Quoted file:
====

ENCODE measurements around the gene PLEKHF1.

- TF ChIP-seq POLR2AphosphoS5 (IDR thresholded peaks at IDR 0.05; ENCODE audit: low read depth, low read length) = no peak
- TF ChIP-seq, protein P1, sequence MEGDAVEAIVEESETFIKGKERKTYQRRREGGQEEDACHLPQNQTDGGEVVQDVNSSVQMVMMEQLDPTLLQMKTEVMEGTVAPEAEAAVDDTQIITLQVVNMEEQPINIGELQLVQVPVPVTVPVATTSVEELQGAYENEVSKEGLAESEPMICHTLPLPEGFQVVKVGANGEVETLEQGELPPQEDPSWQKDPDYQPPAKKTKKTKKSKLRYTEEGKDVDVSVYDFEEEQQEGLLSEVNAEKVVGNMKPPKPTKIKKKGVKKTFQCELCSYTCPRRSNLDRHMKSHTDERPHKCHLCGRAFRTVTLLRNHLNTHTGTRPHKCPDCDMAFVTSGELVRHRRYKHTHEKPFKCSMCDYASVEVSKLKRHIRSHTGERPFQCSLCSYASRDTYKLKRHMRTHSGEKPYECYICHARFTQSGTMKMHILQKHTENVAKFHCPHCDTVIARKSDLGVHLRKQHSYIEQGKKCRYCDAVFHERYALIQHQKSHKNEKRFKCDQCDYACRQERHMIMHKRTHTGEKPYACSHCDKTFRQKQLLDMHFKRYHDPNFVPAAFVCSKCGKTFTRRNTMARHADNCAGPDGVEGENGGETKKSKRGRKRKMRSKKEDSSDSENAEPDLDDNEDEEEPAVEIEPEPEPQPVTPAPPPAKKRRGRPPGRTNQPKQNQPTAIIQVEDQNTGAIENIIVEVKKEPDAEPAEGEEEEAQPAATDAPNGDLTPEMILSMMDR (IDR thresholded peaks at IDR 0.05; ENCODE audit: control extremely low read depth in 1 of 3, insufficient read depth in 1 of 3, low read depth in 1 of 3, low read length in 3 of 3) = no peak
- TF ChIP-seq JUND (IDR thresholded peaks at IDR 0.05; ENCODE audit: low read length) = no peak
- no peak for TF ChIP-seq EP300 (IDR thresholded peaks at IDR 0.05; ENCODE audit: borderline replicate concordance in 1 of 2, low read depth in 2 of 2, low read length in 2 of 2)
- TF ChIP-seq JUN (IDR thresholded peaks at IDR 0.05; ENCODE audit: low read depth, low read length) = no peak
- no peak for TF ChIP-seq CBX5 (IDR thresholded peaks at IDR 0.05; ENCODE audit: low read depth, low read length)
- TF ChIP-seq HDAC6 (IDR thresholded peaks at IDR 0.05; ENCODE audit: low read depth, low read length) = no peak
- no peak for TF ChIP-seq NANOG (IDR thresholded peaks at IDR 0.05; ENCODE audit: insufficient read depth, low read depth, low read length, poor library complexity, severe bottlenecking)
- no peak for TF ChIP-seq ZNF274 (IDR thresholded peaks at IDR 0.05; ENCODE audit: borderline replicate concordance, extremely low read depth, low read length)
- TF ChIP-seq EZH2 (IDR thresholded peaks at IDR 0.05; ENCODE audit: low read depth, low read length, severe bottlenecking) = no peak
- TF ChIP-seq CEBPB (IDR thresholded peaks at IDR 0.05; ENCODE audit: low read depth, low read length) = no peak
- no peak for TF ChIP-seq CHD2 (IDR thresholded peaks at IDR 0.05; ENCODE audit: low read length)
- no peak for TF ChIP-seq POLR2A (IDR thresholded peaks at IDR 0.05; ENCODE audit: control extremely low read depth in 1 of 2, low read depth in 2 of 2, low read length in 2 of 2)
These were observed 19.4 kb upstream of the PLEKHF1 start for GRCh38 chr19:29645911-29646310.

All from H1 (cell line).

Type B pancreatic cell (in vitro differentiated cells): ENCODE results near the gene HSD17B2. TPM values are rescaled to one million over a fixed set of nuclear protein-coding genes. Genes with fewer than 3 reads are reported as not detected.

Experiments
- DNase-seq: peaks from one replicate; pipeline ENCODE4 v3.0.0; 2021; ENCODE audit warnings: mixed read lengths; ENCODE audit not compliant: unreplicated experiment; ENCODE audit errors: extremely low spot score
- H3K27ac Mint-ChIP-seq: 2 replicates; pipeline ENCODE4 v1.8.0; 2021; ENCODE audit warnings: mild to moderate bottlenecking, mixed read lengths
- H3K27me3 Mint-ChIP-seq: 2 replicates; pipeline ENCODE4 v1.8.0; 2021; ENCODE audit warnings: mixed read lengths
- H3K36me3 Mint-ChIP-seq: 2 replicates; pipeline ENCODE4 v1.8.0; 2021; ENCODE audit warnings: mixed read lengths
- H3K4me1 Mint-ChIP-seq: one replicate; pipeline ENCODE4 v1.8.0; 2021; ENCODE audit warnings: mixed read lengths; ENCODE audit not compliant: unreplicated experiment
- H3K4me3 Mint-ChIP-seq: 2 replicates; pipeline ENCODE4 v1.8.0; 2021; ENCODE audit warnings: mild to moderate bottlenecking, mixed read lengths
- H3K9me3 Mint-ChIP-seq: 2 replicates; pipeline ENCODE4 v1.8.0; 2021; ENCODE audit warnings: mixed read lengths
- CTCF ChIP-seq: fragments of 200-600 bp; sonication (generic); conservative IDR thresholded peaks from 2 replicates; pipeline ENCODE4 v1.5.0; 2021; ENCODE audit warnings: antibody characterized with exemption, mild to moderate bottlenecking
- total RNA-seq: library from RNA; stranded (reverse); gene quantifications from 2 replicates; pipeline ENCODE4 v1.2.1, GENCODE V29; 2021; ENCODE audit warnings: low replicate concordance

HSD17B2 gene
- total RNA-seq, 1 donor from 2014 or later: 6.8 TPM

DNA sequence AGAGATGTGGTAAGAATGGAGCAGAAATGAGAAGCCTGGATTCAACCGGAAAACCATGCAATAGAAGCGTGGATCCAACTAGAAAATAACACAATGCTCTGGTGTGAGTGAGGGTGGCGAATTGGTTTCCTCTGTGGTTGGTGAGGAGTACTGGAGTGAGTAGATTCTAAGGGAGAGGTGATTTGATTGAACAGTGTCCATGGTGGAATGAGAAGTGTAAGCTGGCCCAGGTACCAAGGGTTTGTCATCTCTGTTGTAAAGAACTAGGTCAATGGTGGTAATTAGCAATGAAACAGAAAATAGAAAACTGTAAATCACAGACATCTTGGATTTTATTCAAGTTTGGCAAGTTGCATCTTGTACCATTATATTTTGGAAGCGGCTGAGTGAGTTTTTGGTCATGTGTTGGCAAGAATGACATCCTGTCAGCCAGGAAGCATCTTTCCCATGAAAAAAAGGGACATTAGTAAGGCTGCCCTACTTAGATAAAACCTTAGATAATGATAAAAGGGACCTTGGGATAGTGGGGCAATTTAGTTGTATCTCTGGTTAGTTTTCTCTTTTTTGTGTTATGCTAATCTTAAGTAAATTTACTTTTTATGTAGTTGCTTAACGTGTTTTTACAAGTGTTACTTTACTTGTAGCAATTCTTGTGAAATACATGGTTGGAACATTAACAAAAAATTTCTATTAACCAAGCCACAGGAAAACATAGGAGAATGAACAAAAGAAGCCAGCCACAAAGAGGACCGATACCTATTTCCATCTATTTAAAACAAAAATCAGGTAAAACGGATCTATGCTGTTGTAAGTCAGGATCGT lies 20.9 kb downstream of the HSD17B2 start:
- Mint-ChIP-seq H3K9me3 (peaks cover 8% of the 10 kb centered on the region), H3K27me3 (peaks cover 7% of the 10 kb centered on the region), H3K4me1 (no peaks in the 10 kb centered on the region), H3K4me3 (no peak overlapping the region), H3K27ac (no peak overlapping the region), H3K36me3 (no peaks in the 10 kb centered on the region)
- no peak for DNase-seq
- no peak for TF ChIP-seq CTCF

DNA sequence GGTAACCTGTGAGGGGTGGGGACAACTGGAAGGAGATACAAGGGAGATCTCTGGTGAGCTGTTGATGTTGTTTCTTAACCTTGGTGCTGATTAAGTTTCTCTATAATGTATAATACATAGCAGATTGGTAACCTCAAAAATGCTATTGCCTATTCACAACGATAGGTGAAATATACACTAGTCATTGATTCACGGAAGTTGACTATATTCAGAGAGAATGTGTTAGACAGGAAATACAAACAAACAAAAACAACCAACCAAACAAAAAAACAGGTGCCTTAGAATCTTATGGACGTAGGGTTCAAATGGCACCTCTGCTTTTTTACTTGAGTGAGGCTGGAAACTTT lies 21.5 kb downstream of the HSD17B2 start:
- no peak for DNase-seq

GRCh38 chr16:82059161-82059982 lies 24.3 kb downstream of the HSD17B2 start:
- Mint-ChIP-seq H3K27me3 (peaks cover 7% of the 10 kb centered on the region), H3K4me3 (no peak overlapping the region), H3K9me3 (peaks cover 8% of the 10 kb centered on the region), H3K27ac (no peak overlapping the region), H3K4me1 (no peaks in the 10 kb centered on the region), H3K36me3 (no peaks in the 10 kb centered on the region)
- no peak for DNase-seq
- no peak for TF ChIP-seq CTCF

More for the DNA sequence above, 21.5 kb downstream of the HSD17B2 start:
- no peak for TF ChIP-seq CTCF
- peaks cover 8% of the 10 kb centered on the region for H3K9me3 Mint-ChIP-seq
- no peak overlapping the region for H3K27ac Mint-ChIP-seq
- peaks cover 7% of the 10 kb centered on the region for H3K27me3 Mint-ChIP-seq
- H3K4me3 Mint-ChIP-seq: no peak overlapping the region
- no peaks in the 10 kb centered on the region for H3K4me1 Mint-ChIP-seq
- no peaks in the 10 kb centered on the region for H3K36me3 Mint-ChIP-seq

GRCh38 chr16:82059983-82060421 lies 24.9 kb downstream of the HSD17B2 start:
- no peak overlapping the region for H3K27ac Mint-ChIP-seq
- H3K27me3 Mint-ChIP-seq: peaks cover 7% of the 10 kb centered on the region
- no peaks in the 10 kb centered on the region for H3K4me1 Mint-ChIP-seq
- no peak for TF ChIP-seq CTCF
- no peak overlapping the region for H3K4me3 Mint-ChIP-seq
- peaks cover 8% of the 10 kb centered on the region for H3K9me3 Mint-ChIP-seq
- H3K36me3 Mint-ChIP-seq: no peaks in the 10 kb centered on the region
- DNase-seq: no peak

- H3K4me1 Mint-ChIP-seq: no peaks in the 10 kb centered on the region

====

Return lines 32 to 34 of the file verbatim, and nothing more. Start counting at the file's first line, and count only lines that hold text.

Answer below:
- no peak for DNase-seq
- no peak for TF ChIP-seq CTCF

DNA sequence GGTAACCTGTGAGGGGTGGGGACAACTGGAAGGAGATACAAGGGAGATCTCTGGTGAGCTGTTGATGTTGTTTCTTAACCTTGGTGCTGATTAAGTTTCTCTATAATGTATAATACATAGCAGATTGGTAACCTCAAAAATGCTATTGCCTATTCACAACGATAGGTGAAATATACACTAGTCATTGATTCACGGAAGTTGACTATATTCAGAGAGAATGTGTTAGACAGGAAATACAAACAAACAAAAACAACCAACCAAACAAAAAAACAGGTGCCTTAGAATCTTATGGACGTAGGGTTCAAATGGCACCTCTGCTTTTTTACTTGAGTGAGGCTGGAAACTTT lies 21.5 kb downstream of the HSD17B2 start: